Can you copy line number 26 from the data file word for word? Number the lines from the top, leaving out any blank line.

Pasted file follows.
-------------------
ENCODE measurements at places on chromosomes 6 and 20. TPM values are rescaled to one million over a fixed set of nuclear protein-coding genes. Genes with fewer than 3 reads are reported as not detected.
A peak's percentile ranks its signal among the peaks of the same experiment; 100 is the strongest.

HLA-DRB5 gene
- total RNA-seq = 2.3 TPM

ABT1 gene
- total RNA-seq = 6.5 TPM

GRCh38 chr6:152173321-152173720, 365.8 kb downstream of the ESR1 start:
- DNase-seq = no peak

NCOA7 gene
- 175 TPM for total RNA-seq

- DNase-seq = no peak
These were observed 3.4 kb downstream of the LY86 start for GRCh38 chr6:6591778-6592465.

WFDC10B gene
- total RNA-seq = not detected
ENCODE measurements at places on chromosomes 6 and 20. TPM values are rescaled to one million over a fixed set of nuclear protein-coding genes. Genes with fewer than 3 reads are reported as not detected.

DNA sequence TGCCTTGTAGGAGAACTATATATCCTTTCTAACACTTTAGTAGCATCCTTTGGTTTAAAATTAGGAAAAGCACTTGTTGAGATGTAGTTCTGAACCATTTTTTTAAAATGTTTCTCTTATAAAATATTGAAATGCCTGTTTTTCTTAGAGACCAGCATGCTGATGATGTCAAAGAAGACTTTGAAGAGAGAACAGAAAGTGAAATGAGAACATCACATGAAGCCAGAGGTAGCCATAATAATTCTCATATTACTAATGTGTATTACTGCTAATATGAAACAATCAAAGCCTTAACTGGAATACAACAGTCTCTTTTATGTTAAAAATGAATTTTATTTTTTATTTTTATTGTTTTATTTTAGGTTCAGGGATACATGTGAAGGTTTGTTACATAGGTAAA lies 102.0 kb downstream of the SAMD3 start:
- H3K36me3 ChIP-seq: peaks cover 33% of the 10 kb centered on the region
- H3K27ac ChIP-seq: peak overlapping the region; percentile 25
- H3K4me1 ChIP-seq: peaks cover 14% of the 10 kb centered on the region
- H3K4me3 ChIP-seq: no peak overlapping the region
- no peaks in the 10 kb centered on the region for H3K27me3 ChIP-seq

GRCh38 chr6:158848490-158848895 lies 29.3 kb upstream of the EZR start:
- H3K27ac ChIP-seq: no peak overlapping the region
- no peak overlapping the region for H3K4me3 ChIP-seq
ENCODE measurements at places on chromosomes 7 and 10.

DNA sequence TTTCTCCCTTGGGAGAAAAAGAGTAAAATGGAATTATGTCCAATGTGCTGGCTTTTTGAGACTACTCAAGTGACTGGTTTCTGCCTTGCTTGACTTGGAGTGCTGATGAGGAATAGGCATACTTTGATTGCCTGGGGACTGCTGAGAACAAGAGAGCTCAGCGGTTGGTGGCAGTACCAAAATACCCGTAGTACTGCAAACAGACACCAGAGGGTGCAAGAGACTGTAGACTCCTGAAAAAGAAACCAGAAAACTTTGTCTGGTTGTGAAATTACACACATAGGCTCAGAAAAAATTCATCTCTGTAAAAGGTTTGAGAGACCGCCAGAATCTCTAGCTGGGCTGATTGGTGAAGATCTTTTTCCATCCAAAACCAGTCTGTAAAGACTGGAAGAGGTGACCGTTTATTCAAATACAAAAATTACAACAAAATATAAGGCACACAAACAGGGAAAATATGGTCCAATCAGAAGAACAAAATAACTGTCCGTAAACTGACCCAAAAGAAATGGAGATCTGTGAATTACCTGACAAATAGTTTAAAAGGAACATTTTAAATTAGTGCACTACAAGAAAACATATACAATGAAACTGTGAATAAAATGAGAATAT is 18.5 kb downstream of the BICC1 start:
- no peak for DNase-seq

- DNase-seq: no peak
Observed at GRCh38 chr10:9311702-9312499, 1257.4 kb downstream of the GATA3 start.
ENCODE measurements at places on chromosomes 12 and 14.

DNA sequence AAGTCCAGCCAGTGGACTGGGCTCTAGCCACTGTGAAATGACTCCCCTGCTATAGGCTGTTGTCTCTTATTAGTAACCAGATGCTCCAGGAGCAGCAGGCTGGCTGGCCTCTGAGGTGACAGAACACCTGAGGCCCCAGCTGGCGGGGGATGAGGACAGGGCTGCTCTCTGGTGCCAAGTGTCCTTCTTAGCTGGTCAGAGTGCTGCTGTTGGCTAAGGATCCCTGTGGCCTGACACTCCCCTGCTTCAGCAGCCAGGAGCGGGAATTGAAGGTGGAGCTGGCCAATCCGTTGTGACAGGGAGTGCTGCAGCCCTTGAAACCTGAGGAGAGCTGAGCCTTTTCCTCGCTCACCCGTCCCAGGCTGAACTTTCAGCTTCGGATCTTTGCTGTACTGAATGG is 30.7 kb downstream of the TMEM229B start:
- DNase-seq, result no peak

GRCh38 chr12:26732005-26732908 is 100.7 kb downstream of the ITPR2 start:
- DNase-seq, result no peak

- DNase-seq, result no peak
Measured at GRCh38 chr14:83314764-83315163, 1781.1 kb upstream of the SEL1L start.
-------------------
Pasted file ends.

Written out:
DNA sequence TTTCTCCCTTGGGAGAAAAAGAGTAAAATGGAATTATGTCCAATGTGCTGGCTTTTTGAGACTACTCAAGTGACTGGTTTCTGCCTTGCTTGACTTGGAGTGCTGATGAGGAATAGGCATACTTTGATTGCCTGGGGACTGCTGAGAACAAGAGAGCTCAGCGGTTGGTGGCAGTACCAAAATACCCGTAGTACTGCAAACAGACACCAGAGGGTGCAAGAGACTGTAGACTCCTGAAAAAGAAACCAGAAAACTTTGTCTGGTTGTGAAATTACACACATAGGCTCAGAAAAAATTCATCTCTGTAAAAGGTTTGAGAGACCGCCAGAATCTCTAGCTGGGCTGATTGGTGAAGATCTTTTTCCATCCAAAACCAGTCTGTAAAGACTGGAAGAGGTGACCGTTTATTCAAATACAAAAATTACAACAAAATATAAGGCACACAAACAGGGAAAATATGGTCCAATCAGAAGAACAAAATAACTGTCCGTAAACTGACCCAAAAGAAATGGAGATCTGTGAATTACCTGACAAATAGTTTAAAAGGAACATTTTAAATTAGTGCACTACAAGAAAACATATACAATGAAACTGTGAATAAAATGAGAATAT is 18.5 kb downstream of the BICC1 start: